Normally the trend would be in school is to require courses taken to have textbooks, and each teacher would always have his perrenial bias towards recommending his won favourite textbook, be it authored by him or his favourite college pprofessor. .In buying technology textbooks as time passes by specially in IT they tend to be outdated by the time you receive them and because we have this great thing called the Internet filled with technology information.
Not so long ago, it took a fair amount of work, though to assemble a whole semester’s or year’s worth of coursework from web materials. Obviously, supplemental materials abounded, but textbooks certainly do help with a curriculum and keeping students on track from day to day. And as a school administrator for a school with students from class CD and e groups, I would always look for affordable alternatives, knowing that the web is full of them, it only would take you a specially dedicated researcher to find these things on the net. We were all set for introductory web classes and office productivity, but more advanced web goodies and programming were certainly not in our book closet.
It didn’t take much of our time to do Googling, that we came over to see that there are full textbooks and curricula were now available for free to cover every topic I had in mind. The idea of Open Textbooks is a fairly new one, following in the same vein as Open Source Software. Some of them, like Wikibooks, are works in progress. Others are robust teaching tools, like those found on opentextbook.org:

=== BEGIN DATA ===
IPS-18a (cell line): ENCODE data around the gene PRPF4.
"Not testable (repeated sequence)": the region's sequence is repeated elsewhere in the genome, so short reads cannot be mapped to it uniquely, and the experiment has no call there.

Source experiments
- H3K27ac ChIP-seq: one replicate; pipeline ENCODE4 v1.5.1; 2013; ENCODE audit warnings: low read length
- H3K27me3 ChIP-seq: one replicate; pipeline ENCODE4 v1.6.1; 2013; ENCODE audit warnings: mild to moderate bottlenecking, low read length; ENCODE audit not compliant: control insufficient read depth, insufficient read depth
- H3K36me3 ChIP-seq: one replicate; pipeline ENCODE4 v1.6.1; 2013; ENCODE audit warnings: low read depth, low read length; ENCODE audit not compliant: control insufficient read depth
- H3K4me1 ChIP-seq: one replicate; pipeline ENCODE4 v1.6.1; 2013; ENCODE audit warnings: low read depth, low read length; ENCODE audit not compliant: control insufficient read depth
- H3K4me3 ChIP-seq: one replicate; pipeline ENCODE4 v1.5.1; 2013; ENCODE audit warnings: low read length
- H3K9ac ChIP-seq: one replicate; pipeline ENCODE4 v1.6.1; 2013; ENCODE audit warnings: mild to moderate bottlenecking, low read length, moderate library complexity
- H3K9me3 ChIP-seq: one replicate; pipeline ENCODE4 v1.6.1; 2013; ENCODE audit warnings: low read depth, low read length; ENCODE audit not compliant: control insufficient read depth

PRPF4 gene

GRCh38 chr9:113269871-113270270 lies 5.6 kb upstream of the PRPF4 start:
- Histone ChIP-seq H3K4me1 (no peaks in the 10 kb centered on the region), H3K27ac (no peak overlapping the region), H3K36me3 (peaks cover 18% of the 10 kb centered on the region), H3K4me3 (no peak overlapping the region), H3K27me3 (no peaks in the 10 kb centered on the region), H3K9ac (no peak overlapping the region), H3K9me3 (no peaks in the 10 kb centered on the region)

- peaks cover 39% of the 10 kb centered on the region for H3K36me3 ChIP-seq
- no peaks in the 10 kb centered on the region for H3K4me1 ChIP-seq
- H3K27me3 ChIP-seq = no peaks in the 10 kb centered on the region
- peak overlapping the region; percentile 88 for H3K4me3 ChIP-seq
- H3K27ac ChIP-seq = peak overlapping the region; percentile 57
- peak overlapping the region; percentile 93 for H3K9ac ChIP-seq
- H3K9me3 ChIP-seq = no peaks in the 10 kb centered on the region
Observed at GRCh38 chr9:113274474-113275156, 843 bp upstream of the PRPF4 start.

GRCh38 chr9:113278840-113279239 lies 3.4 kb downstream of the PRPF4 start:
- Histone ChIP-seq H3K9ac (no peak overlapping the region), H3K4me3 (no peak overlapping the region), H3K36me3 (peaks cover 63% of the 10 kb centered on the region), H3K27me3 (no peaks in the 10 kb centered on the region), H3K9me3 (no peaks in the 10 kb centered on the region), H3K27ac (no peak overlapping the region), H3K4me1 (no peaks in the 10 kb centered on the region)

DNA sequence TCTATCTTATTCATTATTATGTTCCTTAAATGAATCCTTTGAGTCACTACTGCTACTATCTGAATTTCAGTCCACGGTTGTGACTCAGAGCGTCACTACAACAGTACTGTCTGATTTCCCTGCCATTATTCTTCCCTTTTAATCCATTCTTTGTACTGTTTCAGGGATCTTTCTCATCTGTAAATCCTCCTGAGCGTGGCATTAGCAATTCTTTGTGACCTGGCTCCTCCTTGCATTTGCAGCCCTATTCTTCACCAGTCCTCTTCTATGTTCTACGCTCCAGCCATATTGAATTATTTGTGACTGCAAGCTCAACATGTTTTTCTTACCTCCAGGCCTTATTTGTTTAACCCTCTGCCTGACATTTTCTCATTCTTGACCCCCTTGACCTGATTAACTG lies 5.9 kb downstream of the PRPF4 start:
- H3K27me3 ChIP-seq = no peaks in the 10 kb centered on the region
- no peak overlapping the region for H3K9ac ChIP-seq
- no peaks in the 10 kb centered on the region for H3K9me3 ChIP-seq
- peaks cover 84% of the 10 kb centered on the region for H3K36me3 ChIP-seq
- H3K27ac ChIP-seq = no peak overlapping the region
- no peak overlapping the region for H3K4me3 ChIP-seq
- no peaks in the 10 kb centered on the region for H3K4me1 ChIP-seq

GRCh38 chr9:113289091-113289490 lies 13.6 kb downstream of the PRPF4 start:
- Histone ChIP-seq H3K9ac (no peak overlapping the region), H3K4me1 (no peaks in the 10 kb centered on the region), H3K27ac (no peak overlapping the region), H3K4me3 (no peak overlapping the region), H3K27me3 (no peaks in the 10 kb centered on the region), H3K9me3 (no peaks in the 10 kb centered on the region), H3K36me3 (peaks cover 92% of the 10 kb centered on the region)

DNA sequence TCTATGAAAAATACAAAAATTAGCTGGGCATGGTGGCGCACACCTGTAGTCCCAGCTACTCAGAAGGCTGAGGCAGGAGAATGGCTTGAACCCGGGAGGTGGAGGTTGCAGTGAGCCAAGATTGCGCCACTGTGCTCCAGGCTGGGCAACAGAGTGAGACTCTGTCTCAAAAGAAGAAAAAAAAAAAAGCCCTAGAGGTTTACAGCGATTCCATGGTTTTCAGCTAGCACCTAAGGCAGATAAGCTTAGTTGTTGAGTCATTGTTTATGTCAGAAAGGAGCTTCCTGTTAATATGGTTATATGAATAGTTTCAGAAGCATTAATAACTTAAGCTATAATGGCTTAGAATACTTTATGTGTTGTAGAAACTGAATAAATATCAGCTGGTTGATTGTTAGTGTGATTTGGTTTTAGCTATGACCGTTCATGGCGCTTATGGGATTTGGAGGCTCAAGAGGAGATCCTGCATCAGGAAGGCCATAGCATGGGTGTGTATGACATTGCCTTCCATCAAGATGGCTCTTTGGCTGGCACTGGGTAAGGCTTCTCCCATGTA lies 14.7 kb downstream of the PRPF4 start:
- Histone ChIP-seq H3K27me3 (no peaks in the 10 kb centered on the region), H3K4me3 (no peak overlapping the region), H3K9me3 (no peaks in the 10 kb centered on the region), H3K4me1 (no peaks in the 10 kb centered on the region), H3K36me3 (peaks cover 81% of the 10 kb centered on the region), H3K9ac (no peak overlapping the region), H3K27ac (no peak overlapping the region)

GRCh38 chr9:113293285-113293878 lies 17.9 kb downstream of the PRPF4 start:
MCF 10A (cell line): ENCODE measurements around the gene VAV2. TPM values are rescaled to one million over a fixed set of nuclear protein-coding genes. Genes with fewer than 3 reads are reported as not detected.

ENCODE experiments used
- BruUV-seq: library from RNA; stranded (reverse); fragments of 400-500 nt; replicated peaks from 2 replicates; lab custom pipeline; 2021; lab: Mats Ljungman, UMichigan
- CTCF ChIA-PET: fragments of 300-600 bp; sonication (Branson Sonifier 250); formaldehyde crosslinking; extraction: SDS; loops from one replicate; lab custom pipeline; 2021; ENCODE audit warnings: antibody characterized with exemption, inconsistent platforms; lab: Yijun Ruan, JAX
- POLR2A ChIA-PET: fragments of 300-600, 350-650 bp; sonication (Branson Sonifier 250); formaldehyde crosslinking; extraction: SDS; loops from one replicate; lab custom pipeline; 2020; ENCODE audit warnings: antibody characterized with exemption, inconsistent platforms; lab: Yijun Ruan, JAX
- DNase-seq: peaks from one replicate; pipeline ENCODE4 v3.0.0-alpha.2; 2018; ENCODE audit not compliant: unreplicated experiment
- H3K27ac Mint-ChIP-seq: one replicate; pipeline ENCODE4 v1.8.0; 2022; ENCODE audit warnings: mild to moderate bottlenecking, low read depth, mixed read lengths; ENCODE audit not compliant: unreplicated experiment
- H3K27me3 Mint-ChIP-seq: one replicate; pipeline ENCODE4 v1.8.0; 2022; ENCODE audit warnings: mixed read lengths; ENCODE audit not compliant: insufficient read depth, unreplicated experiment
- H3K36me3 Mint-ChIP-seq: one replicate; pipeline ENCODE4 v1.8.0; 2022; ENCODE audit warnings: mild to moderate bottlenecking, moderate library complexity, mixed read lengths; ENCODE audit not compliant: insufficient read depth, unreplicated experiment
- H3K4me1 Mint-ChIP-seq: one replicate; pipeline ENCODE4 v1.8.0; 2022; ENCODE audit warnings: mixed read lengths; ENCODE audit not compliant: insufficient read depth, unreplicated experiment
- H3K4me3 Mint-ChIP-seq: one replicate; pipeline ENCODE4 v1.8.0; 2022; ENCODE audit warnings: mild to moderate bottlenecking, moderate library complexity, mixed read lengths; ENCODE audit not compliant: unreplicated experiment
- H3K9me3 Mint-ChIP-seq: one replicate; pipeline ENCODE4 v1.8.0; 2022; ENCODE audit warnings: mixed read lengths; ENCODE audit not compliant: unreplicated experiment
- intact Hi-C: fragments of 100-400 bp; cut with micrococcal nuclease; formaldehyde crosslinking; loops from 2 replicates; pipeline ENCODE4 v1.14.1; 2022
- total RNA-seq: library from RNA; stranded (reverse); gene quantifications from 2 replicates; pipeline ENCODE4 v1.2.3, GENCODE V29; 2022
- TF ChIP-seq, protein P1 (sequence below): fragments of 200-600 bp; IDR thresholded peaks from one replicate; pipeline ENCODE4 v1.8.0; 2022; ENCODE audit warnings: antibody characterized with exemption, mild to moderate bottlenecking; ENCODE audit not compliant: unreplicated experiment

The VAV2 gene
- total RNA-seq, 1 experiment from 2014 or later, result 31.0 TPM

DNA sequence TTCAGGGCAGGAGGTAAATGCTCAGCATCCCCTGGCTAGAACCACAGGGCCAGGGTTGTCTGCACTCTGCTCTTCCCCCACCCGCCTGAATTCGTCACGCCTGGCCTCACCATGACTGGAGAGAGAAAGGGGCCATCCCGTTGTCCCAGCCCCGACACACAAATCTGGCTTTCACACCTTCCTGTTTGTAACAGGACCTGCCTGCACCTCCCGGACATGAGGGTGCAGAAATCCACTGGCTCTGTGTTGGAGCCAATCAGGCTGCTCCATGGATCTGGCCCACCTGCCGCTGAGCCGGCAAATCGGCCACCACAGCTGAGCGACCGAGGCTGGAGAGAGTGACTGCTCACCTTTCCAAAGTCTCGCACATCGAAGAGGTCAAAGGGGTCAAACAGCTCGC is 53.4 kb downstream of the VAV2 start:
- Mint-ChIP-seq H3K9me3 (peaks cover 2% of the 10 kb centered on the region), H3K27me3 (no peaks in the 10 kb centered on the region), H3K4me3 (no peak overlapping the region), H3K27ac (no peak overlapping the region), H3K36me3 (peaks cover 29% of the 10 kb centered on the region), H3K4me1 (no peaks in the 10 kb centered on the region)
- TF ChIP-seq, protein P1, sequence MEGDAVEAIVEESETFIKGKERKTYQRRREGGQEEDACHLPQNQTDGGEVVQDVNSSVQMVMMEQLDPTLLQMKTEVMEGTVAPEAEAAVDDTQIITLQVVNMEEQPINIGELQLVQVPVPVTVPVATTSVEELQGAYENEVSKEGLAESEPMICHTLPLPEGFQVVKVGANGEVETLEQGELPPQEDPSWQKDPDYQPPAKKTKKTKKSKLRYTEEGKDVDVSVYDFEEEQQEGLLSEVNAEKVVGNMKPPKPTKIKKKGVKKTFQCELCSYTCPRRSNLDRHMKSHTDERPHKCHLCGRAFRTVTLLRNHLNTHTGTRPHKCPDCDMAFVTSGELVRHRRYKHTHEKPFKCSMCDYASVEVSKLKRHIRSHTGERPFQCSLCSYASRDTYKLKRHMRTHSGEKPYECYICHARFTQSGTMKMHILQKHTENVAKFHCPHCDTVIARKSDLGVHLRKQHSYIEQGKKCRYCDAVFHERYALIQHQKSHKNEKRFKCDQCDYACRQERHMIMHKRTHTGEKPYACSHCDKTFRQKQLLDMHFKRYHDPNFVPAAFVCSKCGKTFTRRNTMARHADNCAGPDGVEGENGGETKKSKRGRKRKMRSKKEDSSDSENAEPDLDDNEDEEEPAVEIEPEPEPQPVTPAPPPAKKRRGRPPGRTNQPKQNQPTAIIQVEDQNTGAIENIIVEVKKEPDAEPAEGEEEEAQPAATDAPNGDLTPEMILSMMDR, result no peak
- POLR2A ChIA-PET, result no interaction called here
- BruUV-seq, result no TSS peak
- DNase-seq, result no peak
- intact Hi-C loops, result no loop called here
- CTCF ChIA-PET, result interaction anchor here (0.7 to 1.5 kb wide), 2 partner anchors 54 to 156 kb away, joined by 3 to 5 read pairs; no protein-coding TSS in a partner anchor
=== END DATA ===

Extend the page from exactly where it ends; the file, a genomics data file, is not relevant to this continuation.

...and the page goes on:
How to Think Like a Computer Scientist (this comes in 4 different versions, each specific to an implementation language)
The Canadian site Free Learning is also a treasure trove of information and is searchable as well. This is more of a meta-database, pointing to a variety of open text resources.
This doesn’t even take into account initiatives like MIT’s OpenCourseWare. Two introductory computer science courses (including notes, presentations, source code, and other supplemental materials) are available here, along with countless courses appropriate for high school and independent study. Courses particularly appropriate for high school are even broken out on this site
We’re certainly nowhere near a time when we can dispense with purchased, traditional textbooks, especially in core subjects that often need to be aligned with local, state, or federal standards. However, I have no doubt that I can give teachers everything they need to teach a wide variety of courses in technology without spending a dime.
We just have to be wise enough and have the temerity to search within the available set of freee resources in our reach.